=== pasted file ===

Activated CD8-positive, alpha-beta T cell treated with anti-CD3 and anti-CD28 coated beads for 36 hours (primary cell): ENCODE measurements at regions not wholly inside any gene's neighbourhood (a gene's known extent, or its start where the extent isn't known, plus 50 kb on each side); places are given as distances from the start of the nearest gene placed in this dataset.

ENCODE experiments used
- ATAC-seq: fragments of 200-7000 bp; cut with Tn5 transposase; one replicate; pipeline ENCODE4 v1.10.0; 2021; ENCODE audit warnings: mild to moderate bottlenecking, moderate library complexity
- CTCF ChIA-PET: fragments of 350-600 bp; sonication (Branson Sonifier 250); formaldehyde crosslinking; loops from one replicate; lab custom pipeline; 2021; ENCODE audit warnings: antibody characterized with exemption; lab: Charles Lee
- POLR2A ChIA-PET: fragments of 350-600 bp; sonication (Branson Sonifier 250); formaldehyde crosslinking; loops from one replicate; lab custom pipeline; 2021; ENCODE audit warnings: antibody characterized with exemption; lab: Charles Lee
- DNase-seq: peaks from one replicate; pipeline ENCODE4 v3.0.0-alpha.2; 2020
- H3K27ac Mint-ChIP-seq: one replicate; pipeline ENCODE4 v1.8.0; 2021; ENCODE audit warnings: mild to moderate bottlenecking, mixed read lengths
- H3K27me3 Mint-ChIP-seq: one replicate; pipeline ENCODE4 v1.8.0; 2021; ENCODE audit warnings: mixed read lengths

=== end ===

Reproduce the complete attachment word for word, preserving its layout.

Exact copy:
Activated CD8-positive, alpha-beta T cell treated with anti-CD3 and anti-CD28 coated beads for 36 hours (primary cell): ENCODE measurements at regions not wholly inside any gene's neighbourhood (a gene's known extent, or its start where the extent isn't known, plus 50 kb on each side); places are given as distances from the start of the nearest gene placed in this dataset.

ENCODE experiments used
- ATAC-seq: fragments of 200-7000 bp; cut with Tn5 transposase; one replicate; pipeline ENCODE4 v1.10.0; 2021; ENCODE audit warnings: mild to moderate bottlenecking, moderate library complexity
- CTCF ChIA-PET: fragments of 350-600 bp; sonication (Branson Sonifier 250); formaldehyde crosslinking; loops from one replicate; lab custom pipeline; 2021; ENCODE audit warnings: antibody characterized with exemption; lab: Charles Lee
- POLR2A ChIA-PET: fragments of 350-600 bp; sonication (Branson Sonifier 250); formaldehyde crosslinking; loops from one replicate; lab custom pipeline; 2021; ENCODE audit warnings: antibody characterized with exemption; lab: Charles Lee
- DNase-seq: peaks from one replicate; pipeline ENCODE4 v3.0.0-alpha.2; 2020
- H3K27ac Mint-ChIP-seq: one replicate; pipeline ENCODE4 v1.8.0; 2021; ENCODE audit warnings: mild to moderate bottlenecking, mixed read lengths
- H3K27me3 Mint-ChIP-seq: one replicate; pipeline ENCODE4 v1.8.0; 2021; ENCODE audit warnings: mixed read lengths